30 May 2010
by Clare Cumberlidge
Clare Cumberlidge reports on her trip to Korea during the installation of Happiness for Daily Life.
In 2009 I was invited by the British Council to co-curate the British contribution to Experimenta, Lisbon Design Biennial. Under the theme, “Its About Time”, the Biennial aimed to explore and question the response of the design community to the proposition that time and resources are running out. Our proposition was that resources are not running out, rather we need to think about resources differently – what they are and how they can be used. One of my original curatorial concepts for Lisbon was to create a Village Café, created by designers who share an ethos of resourcefulness and generosity.
The Village Café couldn’t happen in Lisbon but Yoonjoe heard about the idea and asked if we could create a café for Gongju, a small town in South Korea. The local resources of any place are a mix of the cultural, historical, vernacular and material. One of the most exciting potentials in Korea was to work in partnership with the Korean National University for Cultural Heritage and the local regeneration partnership. Working with these partners gave us an opportunity to create a social and cultural public space which would marry the design sensibilities of the UK with the rich craft traditions of Korea.
In selecting the designers for Happiness For Daily Life we wanted to work with people from different disciplines and different stages of career, but whose practices utilize and communicate local resources. As a curator my practice is to commission people to do something new. Happiness for Daily Life offered each designer this opportunity – either in process or product.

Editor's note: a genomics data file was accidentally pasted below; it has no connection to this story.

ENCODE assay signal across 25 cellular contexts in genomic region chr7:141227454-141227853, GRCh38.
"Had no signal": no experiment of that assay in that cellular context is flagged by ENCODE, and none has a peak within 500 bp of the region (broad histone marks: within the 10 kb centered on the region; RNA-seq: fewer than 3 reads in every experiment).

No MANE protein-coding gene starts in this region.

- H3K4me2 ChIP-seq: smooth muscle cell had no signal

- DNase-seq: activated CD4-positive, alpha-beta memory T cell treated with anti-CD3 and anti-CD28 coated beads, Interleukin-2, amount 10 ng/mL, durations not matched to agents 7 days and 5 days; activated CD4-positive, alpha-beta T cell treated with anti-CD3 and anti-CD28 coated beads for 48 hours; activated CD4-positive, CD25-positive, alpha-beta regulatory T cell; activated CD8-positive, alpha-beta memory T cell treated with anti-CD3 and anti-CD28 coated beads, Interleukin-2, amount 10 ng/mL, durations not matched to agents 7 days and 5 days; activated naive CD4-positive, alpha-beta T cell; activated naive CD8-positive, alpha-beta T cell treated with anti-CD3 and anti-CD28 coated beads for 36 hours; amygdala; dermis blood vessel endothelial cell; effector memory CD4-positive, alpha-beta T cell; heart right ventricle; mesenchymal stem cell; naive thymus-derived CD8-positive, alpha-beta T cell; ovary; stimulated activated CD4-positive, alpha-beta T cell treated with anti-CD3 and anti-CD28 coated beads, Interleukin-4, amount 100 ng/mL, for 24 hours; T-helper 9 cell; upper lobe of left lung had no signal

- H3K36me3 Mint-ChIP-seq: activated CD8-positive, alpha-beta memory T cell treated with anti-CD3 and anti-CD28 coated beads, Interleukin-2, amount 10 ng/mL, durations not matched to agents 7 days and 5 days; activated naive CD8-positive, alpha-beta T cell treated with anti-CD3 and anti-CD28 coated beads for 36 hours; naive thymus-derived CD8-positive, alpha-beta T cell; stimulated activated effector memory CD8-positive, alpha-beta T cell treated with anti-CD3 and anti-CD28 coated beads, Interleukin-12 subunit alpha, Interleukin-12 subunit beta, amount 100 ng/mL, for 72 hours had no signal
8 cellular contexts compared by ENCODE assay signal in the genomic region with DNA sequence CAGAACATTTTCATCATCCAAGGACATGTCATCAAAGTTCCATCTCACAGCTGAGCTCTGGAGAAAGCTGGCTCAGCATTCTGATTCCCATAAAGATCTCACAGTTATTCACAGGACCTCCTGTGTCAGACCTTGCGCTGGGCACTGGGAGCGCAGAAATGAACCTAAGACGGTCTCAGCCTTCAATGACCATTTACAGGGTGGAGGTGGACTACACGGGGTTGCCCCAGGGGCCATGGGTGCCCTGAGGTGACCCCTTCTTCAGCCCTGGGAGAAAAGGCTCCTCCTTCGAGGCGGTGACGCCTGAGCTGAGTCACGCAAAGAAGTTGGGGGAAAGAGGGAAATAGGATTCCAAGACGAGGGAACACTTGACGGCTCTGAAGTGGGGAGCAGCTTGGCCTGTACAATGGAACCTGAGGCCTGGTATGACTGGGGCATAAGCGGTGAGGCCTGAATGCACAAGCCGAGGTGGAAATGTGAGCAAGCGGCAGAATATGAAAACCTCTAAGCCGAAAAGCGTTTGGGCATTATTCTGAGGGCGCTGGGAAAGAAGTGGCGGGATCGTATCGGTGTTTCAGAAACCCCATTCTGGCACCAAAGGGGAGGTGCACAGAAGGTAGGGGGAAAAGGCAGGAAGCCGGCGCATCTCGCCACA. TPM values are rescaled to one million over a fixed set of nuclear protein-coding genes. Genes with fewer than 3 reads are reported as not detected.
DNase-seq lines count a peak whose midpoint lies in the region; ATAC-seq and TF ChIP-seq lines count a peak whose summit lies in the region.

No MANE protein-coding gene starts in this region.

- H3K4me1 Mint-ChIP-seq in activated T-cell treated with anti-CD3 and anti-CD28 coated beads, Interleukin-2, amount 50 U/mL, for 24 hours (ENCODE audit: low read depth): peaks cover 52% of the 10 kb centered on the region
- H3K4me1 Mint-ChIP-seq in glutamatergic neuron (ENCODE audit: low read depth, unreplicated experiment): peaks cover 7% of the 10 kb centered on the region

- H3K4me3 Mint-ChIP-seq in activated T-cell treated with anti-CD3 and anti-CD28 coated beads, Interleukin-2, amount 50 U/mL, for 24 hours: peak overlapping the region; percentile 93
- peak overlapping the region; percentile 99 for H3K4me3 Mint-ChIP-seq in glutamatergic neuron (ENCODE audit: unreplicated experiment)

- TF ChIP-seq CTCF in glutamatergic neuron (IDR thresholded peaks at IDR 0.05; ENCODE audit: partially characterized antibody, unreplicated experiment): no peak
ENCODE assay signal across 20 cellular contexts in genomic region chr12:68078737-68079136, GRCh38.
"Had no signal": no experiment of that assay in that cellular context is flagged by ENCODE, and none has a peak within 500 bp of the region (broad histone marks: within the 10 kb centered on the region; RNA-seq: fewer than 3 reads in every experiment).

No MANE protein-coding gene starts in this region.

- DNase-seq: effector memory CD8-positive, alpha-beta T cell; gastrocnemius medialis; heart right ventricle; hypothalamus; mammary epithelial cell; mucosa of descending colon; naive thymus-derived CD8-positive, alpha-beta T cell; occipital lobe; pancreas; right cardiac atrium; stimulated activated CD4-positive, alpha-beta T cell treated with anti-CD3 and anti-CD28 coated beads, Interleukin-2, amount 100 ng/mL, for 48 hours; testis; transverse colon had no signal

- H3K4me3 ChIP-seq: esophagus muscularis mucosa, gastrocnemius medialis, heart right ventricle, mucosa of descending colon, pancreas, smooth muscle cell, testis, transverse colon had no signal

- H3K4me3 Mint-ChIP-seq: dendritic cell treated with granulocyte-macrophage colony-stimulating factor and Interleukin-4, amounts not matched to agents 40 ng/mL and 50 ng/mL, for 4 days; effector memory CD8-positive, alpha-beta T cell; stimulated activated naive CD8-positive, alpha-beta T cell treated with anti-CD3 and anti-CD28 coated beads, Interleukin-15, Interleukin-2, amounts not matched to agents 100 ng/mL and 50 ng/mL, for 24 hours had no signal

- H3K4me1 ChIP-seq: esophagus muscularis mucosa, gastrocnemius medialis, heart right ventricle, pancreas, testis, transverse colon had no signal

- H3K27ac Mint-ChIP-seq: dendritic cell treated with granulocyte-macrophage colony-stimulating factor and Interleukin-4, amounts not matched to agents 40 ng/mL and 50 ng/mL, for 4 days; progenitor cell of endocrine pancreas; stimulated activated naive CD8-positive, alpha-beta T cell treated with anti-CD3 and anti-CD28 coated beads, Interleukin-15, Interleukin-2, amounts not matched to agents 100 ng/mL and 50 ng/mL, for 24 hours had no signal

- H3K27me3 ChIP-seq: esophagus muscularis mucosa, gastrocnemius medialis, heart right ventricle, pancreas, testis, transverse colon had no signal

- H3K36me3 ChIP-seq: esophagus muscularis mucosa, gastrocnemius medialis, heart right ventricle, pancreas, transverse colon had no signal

Visiting and working in Korea was amazing. It was fascinating to leave the city of Seoul and travel through the country, first to the University where we met with Linda and Fabien and got first site of the work they had made in collaboration with the students and professors. Fantastic richly coloured and decorated outdoor furniture by Fabien, raku plates and cups and beautiful hybridised cutlery from Linda.
Then on to the small town of Gongju. We were relieved to find the venue so prepared, the original images of the space had shown us a plasterboard clad, damp and dark interior with windows blocked and ceiling collapsing. Michael’s instructions to strip back and reveal the historic structure had created a stunning interior, the bold gesture of the table and the simple structure of the café counter looked fabulous. Another highpoint was the arrival of Antony’s fabric, which sang with colour as we opened it out along the table.
The rest of that week was spent on installation, searching the local market for materials and skills, working with a seamstress to sew the material for the lighting, looking for coat hooks, getting the poster framed. The accomplishment of everyday tasks gave us a real insight into Korean life.
As the curator, Happiness for Daily Life was a wonderful project for me; the café looked amazing, the designers all achieved the blend of cultural tradition and contemporary sensibility which we wanted to explore, the whole project depended on very real cultural exchange. It felt good to provide such an amazing catalyst for the potential relationship between culture and public space, and to know that all of us involved in the project from the UK had gained enormously from our experience. All of us have come back loving Korea, the kindness and attitude and culture of the Korean’s we met and worked with, the insight into the culture and traditions of the country. We can’t wait to return.